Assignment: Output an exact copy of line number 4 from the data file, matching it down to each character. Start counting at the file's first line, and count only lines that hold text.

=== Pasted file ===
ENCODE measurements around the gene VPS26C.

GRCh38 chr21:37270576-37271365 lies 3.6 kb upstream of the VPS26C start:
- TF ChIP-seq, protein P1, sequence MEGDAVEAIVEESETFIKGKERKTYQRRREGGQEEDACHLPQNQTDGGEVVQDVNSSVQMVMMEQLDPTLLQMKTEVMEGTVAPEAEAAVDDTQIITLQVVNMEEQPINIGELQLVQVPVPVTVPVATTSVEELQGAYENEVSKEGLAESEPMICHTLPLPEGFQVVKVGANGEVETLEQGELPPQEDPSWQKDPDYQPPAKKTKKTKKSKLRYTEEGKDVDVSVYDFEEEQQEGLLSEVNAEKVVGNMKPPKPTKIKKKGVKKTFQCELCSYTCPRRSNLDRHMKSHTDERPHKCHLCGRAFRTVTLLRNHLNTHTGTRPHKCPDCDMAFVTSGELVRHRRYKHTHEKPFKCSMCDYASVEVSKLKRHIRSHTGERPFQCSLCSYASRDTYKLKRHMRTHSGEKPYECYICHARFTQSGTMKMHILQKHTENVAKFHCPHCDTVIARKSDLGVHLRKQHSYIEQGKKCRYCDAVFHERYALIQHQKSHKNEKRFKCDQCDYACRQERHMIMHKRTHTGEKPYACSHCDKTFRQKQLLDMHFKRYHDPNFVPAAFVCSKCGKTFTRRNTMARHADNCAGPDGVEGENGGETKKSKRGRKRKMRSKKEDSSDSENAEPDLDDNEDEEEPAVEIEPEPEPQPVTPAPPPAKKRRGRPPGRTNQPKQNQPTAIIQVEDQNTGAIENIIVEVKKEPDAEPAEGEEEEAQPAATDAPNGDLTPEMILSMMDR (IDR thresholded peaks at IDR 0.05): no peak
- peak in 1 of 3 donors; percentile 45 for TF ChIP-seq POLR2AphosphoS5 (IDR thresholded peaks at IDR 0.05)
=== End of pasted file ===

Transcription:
- peak in 1 of 3 donors; percentile 45 for TF ChIP-seq POLR2AphosphoS5 (IDR thresholded peaks at IDR 0.05)